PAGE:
Thursday, June 3, 2010
The Archives Center’s business history collections contain thousands of examples of commercial imagery, including printed reproductions of both hand-rendered illustrations and photographs. We are all familiar with the prevalence of such imagery in our daily lives, whether it appears in printed form in newspapers and magazines, on television, the Internet, or in other media or forms. These collections are constantly consulted by scholars of cultural history whose research traces the development of such advertising imagery and its impact on society. In my May post I offered some cynical remarks about the significance of Mother’s Day for advertisers, who adopt holidays as sales targets and themes. This month I salute Father’s Day with commentary on another soap advertisement!
The aim of commercial advertising is to sell products, which few people find objectionable per se, but critics often excoriate advertising devices and “trickery” which seem to exploit or manipulate viewers’ emotions unfairly. Consider this advertising illustration for Ivory soap from 1945. It depicts a father returning from his service in World War II, meeting and holding his child for the very first time. The accompanying text, including a sentimental poem, explains the narrative behind the image. Buried in the text is a comparatively subtle message suggesting how Ivory soap can support healthy family life. The ad appeals to the patriotism of a public which was suffering through a horrible war and to the strong emotions which such a homecoming scenario would generate. These were emotions with which most viewers—and consumers--could identify. The advertiser counted on consumers to be so favorably impressed by this image and its appeals to patriotism and a sentimental theme that they would be moved to purchase the company’s soap. Terms like “soft sell” and “soft soap” spring to mind!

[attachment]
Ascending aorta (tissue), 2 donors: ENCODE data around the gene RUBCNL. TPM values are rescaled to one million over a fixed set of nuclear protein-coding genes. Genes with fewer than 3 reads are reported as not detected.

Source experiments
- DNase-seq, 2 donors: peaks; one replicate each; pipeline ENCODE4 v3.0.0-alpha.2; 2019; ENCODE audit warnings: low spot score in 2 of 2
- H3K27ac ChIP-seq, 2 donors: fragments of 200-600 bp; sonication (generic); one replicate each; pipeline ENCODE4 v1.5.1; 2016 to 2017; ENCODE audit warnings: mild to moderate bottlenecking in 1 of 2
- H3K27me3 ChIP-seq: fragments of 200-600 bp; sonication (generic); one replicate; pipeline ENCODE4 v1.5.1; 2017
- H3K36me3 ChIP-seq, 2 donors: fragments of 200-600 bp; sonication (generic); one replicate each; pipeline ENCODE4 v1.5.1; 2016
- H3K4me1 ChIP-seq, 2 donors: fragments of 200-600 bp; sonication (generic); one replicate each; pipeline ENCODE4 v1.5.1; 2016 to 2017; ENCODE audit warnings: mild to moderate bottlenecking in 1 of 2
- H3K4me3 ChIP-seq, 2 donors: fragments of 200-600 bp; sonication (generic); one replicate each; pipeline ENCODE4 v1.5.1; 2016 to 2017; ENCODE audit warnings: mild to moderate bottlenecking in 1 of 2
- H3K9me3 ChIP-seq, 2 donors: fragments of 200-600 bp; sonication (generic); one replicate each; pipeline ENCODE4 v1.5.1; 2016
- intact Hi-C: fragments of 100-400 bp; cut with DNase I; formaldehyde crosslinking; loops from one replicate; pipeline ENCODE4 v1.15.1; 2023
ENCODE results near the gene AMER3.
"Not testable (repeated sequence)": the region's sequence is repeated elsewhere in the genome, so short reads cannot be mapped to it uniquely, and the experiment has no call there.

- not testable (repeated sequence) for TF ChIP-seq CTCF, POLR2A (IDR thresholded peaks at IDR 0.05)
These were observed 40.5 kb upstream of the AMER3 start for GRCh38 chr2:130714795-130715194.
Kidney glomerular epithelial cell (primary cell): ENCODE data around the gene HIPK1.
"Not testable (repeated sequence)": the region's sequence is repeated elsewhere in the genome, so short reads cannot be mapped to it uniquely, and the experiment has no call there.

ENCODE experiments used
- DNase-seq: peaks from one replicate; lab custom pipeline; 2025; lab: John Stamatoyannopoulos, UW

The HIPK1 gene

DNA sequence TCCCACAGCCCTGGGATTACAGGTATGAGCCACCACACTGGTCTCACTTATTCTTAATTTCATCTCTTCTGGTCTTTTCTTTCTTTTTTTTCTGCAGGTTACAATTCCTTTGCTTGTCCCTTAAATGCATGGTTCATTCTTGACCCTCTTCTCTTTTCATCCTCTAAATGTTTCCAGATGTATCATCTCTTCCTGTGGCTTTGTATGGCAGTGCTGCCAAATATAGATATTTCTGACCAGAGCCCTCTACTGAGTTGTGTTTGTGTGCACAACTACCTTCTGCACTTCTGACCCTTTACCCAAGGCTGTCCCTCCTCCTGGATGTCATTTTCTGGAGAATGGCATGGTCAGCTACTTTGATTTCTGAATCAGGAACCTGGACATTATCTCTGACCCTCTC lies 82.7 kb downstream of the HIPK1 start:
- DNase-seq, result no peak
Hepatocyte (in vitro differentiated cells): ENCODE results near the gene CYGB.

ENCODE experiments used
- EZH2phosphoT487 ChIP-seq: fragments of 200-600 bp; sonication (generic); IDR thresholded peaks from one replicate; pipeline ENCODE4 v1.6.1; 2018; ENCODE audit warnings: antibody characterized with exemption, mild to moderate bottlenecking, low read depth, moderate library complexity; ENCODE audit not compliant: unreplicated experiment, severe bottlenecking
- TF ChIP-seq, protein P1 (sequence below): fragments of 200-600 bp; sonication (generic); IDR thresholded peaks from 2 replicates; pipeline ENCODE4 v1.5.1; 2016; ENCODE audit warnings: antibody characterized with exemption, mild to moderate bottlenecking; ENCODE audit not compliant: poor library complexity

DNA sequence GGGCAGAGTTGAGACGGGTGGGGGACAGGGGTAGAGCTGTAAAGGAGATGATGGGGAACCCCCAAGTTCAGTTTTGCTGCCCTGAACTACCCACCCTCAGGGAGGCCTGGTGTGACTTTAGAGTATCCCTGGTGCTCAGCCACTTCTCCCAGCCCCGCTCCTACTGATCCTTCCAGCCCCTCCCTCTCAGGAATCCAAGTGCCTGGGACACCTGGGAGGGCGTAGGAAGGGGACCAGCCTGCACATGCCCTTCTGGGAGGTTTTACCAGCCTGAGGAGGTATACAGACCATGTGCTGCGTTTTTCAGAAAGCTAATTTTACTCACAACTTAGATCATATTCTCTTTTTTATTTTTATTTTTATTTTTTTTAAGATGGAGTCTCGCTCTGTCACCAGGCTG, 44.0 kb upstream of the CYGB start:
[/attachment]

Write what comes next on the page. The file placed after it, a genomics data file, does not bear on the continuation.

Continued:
Contrast this commercial image with a Scurlock Studio photograph, probably created a few years after the Ivory advertisement. The subject is Dr. Clarence Greene, a prominent surgeon, showing slides to his young daughter. It is from an extended series on Dr. Greene, probably taken by Robert S. Scurlock, depicting him with patients and in the operating room, as well as at home with his family. Although this photograph probably was semi-posed, it seems to document a genuine moment of quiet interaction between a father and his child, through the medium of photographic slides projected on a screen. Social historians often interpret photographic evidence in a somewhat different way. They might ask whether Dr. Greene’s child is enjoying the slide show or is she bored? Does the slide show ritual bring a family together or is it an artificial and ultimately unsuccessful device? Leaving these questions unanswered, this photograph documents a popular kind of family entertainment—over which the father typically presided for decades—until the impact of television and computers helped to transform family life.
David Haberstich, Archives Center, National Museum of American History